As a mom of two kids and an early adopter, I’ve brought my kids into the digital fold pretty early. I watched the ebb and flow of Webkinz and created accounts on Club Penguin. I encouraged my kids to learn how to take photos and try editing videos with iPhone and iPad apps.
For all of the hardware and software I love to play with, I’ve never been much of a gamer. I’m a bit of a perfectionist and I get aggravated when and if I don’t catch on quickly to a game. Instead, I’d rather edit a video or photo and post something to a blog. But my 11-year-old son loves gaming. Not only does he love it, he loves building in it. From Lego Wii games that encourage you to earn all of the characters to earning upgrades to his Skylanders characters to building new worlds inside Minecraft, he wants to do it all. Of course I also make sure he gets outside to play and participate in sports. But it’s fascinating to see how he’s evolving and growing in this digital world.
One of the biggest technology on his radar is Disney Infinity. It’s a new game that comes out August 18th and both of my kids spent the whole summer saving for the game. The whole summer. But it’s finally pre-ordered and they are giddy.
They’re extra giddy because while I was speaking and attending a conference in Chicago, I had a chance to attend a small Disney Infinity lunch party. Attendees had a chance to learn about the game and talk to some of the programmers who helped build it. I will be honest. Few things get me geeked out like a chance to learn about a game my son has talked about non-stop for months. He stalks the Disney Infinity YouTube channel. He reads everything he can about it. He has me equally excited about this game. And as I said earlier, I don’t regularly play games!
Here’s what so freaking cool about this game: There are physical Disney characters that you play and earn upgrades when you play the games. Each character has its own game. But beyond that, there is the Disney Infinity Toy Box. It’s a “sandbox” concept where players can build their own worlds and games inside the existing games. The toy box feature is what has my Minecraft-fan son extra excited. During the lunch, I had a chance to see how there are so many more terrains and tools you can use to build when you compare it to the box options inside Minecraft.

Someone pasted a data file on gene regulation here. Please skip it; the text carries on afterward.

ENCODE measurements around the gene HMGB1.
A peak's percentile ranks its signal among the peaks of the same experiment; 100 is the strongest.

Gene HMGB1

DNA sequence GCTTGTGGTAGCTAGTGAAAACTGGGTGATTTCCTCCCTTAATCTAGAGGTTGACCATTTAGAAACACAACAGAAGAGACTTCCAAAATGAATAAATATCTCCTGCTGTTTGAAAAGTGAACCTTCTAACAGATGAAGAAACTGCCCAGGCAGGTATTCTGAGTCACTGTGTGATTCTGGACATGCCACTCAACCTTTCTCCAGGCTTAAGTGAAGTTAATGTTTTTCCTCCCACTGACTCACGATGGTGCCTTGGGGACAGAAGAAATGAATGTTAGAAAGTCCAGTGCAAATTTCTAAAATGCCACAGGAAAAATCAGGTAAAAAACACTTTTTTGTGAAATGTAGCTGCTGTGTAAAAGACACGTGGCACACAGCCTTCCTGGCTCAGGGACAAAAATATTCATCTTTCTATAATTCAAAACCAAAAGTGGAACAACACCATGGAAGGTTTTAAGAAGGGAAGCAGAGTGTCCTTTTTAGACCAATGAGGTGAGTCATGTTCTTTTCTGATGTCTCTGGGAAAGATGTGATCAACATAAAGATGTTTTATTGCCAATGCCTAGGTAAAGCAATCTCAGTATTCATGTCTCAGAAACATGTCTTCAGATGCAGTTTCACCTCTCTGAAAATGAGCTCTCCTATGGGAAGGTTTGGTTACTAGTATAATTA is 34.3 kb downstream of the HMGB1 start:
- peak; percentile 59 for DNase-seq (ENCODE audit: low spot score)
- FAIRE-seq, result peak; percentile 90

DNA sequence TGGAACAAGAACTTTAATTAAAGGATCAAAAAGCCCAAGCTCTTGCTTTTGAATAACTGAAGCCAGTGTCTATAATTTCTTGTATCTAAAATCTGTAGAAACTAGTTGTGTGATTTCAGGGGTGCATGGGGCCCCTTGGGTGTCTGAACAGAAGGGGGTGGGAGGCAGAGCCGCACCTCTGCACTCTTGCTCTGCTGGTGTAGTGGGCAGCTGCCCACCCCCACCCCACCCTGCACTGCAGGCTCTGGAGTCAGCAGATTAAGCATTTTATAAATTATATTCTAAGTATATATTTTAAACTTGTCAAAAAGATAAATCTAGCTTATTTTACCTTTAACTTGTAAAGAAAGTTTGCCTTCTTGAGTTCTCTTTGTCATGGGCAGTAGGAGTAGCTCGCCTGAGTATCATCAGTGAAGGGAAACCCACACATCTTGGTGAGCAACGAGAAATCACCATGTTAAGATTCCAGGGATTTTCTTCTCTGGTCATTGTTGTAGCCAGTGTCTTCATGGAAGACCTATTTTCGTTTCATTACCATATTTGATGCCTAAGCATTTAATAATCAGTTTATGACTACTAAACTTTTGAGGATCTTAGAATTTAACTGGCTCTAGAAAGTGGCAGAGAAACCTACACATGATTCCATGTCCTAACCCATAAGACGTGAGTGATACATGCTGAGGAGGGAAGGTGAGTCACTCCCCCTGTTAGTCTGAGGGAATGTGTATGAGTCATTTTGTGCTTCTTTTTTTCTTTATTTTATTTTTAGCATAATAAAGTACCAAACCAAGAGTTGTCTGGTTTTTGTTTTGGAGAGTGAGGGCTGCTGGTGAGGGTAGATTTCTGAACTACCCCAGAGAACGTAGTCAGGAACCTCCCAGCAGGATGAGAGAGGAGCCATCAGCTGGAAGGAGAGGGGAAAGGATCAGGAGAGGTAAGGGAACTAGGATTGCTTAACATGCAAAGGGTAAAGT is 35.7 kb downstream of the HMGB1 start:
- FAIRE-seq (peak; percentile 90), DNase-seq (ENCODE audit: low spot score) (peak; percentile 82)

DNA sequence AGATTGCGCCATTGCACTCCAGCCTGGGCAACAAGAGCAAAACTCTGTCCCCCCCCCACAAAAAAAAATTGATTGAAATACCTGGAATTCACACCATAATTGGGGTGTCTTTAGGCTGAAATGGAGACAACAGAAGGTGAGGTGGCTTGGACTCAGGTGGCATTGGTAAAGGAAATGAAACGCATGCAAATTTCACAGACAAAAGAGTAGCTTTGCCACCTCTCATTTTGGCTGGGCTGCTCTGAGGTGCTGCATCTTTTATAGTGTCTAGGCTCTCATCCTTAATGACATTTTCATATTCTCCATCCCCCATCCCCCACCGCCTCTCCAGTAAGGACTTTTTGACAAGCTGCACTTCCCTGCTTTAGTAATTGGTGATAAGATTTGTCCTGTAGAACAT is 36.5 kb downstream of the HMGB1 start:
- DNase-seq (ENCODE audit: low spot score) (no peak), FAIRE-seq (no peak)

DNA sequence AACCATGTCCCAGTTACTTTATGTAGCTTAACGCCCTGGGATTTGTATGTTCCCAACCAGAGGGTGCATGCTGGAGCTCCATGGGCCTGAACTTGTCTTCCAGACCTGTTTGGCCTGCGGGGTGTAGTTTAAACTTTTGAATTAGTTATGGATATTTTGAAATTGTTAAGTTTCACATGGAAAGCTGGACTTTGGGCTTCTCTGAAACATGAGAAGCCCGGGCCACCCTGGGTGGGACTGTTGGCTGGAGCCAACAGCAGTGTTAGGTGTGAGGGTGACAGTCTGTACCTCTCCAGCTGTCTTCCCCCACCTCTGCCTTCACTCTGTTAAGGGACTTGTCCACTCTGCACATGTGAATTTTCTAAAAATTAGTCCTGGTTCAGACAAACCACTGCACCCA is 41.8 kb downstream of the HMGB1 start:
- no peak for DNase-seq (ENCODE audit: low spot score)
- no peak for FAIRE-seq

Another really cool feature of the Disney Infinity Toy Box is you can share the things you build with a community of other toy box creators. You can download other’s structures as well. Disney Infinity fans will be able to build and hack each other’s work. That is so cool and reminds me of Scratch. (My son loves that programming tool as well!)
There are many additional elements that will include a reason to start trading another Disney item – the Power Discs. The discs give your toy box a different background or theme or other cool things. While I attended the Disney Infinity lunch, the programmer who I spoke to turned a Monster’s University theme into Finding Nemo. That was super cool. The opportunities are endless. The games and adventures and fun can go on and on. Infinity for real.
A few extra facts: Disney Infinity is available on Xbox 360, PS3,WiiU/PC and 3DS. Starter game packs cost $74.99. Additional game pieces and discs range in price from $4.99 to $34.99.
I was invited to attend the Disney Infinity event in Chicago as part of The Big Toybook event. I was not paid or required to share my experience. Each attendee received one Disney Infinity game character. I do plan to continue to share future experiences now that the kids have invested their own money into the game!
I’m working on a collection how checklists on what you need to do when you join some of the top social media platforms… Twitter, Facebook, YouTube, Instagram. The overarching theme I keep thinking about is how we all need to think like journalists before we post content into any platform. A blog, email, social media site… you name it. It’s so easy to hit publish, send, tweet, post before you really investigate the information.
Sometimes a story can seem too good to be true… And if you take a little time to investigate, you’ll probably discover you’re right. It isn’t true.
Imagine if just one sports reporter decided to look into Manti Te’o’s story about losing his girlfriend and grandmother in the same week. Fact: His grandma passed away and it’s documented how close he is to his family. Fiction: He never had a girlfriend who was sick, in a car accident or died.
How did that come into the open? Because a couple of guys at a website called Deadspin took a little time to investigate. And once they started that basic investigation, they dug even deeper and found some huge lies.
The investigation Deadspin started could have been launched by anyone. It’s a perfect reminder for each person who publishes to think, search, ask questions and report what they’ve learned or fact disappears very quickly.
I love to write. As a little kid, I kept a very simple journal. I remember reading through a post when I was little and writing about Princess Diana’s wedding. I was very journalistic and kept to the facts, not a lot of emotion or opinion. But as the years went on, I learned to add more description and feeling. I never found a writing style I wanted to replicate. I did my own thing in my own way.
Fast forward to raising my two kids and it’s fascinating to watch their education bloom in different ways. Both of my children (almost 7 years old and 10.5 years old) are natural consumers and users of technology. My daughter (the almost seven year old) is an early writer and loves using the app, Photogram, to collect photos and send short notes via email. She writes phonetically and I declare it super cute. I can’t wait to watch her grow as a writer.